After identifying what seem to be the essential elements of helpful initiatives and models, participants worked in groups to brainstorm strategies for developing resilience and creating healthy work environments that will promote safe, quality care for patients and their families. […]

August 16th, 2016|Nursing, nursing perspective|0 Comments

Former Navy Nurse Raises Awareness About the Lingering Effects of Agent Orange

Susan Schnall and a group of children at Tu Du Hospital, Ho Chi Minh City, in 2008. Susan Schnall and a group of children at Tu Du Hospital, Ho Chi Minh City, in 2008.

On August 10, 1961, the United States military first sprayed Agent Orange, a defoliant containing a particularly toxic dioxin compound, in Vietnam. Fifty-five years later, the effects of this and other chemicals linger on. And 48 years after former naval nurse Susan Schnall was court-martialed for protesting the Vietnam War, she visited Vietnam for the first time and witnessed these effects firsthand.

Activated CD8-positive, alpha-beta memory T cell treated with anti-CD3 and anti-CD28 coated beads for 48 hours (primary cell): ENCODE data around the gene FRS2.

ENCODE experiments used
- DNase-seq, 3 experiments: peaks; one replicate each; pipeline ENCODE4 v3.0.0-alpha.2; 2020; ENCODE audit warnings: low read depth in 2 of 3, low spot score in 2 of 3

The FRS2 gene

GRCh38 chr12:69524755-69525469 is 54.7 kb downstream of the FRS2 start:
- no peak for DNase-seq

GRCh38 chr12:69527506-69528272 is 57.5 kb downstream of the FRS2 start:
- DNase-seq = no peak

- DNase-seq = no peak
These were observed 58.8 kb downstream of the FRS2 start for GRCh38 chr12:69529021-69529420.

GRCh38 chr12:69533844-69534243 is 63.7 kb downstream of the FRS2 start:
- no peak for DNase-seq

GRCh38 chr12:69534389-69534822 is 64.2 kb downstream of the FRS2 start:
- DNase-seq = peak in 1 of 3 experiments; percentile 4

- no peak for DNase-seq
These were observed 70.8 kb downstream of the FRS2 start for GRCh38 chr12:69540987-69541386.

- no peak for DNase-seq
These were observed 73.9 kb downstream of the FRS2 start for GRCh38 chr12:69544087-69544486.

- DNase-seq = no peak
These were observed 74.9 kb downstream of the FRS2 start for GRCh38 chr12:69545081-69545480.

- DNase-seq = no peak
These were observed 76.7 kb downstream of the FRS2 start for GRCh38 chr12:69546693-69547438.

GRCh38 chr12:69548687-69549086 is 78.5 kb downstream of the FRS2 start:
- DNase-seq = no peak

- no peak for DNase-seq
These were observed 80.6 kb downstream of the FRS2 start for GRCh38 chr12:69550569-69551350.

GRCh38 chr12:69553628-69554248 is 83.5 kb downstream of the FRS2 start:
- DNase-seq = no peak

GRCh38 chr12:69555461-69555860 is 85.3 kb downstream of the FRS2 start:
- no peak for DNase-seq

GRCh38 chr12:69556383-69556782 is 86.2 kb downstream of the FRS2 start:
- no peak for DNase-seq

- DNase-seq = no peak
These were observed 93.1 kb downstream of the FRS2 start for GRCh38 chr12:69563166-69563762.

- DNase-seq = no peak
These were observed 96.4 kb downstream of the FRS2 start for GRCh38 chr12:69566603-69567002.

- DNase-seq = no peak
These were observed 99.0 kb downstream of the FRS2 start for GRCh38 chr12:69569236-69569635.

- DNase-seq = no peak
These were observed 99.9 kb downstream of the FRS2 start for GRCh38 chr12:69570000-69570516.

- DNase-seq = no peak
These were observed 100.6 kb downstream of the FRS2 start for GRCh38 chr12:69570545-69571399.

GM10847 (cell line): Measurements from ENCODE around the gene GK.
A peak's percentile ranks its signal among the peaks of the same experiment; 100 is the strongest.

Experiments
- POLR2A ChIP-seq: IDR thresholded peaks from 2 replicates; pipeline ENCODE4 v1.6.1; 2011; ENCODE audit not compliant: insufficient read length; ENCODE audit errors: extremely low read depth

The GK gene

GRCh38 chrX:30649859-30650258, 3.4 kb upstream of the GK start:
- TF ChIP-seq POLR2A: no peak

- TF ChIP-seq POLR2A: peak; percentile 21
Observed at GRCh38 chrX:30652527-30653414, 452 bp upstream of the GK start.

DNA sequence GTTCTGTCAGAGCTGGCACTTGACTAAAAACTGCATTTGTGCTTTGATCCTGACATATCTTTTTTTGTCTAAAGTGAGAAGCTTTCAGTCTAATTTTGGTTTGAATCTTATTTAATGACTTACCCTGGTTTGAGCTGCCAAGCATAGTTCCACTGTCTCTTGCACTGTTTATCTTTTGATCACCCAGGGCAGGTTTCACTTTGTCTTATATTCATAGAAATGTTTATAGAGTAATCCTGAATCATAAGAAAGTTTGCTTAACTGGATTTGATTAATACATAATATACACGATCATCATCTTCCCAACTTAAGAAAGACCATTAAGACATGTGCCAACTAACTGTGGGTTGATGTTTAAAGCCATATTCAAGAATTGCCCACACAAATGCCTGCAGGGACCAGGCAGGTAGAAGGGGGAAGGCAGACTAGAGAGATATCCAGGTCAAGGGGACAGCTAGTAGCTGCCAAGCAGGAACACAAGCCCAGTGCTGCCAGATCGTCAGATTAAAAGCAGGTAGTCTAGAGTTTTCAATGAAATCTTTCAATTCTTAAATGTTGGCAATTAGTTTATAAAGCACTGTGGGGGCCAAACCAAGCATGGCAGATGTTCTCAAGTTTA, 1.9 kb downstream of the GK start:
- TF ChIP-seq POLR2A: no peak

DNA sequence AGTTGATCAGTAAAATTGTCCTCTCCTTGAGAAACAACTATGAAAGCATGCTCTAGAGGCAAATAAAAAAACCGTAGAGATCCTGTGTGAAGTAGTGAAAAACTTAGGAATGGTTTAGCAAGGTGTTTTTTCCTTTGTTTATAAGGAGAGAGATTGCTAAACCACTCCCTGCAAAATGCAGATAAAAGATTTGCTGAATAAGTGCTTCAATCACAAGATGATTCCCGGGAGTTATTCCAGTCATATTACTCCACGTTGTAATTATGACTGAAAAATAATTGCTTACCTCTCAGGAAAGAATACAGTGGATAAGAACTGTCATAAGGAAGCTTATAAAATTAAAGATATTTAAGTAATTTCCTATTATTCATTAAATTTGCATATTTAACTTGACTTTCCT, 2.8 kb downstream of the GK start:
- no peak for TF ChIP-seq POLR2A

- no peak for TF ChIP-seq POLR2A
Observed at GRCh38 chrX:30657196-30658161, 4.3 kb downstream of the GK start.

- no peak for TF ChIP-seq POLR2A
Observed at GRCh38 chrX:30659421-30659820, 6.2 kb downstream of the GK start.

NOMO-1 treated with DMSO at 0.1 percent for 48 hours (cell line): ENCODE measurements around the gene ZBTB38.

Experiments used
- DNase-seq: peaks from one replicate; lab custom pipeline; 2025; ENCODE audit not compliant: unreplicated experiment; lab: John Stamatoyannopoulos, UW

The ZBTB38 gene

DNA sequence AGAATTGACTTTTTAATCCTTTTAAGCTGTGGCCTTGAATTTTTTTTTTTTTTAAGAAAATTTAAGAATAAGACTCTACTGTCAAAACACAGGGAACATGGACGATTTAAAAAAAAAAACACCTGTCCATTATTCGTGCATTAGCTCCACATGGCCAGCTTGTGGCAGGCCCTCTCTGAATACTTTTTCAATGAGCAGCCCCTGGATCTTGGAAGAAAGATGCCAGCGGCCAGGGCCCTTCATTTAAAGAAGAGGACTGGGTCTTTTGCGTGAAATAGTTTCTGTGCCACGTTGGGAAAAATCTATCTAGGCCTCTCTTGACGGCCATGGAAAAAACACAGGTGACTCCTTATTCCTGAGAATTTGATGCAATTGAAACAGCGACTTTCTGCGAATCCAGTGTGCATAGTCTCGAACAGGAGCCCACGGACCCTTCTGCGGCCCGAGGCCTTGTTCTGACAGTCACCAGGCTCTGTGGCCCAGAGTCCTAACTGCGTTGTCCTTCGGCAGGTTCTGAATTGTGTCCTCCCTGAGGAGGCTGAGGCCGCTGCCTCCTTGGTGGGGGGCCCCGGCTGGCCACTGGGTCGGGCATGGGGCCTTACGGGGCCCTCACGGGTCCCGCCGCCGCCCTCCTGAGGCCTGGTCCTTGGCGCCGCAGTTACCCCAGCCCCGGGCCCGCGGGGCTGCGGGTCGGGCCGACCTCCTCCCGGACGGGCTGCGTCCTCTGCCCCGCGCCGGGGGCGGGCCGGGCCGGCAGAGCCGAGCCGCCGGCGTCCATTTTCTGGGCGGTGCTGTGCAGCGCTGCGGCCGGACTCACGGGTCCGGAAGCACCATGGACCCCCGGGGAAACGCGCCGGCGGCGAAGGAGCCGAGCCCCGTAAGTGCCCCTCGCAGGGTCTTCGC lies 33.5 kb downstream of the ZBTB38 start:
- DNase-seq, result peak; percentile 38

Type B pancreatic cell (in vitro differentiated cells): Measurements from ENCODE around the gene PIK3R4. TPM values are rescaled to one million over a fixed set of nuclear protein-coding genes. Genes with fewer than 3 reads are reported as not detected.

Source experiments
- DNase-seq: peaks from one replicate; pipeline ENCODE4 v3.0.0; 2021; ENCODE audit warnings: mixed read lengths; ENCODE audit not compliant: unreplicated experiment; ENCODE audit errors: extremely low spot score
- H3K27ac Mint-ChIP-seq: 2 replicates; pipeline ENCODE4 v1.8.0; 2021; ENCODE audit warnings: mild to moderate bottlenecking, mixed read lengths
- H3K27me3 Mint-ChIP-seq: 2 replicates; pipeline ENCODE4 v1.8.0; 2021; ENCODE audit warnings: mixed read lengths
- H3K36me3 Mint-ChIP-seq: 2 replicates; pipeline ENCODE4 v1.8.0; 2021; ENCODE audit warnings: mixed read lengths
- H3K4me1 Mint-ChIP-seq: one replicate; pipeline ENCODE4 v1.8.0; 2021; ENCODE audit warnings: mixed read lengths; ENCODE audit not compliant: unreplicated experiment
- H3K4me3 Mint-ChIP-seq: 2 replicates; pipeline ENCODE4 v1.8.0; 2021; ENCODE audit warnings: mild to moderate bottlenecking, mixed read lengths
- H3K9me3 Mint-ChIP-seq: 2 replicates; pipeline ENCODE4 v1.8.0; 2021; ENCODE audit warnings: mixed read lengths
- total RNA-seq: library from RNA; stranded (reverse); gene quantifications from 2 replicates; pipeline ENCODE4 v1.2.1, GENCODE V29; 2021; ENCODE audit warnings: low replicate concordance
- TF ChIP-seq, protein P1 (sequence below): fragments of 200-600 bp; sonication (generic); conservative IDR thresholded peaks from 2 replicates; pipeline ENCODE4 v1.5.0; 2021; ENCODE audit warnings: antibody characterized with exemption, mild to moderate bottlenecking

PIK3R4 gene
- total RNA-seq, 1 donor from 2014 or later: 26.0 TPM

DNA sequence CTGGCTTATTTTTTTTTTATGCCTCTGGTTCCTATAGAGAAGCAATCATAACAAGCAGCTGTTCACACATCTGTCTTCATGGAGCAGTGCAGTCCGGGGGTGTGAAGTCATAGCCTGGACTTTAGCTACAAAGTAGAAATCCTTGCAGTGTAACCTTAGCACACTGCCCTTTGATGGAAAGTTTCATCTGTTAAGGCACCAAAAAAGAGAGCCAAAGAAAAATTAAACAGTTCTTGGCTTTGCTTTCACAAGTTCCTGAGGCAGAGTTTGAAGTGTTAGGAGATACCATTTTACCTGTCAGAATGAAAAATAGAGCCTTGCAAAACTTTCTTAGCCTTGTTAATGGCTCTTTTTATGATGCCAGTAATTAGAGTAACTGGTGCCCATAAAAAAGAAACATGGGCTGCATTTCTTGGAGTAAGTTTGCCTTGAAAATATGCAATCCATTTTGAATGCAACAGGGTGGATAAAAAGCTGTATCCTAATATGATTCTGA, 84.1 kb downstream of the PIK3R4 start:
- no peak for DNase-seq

“In all my years in health care, I have never seen children with such severe birth defects,” Schnall said during an interview with AJN. After her court-martial, Schnall went on to have a successful 30-year career in hospital administration. After retiring and visiting Vietnam, she decided she needed to do something about what she witnessed there.

Schnall joined a group called the Vietnam Agent Orange Relief and Responsibility Campaign, made up of American Vietnam Veterans, Vietnamese Americans, social activists, and community leaders. The group aims to educate the public on the repercussions of the chemical warfare used in Southeast Asia and tries to get the U.S. government to compensate the more than 3 million Vietnamese people still suffering from the chemicals’ effects. […]

AJN News: E-Cigarettes and Children, Transgender Health, Nursing Workforce Survey, More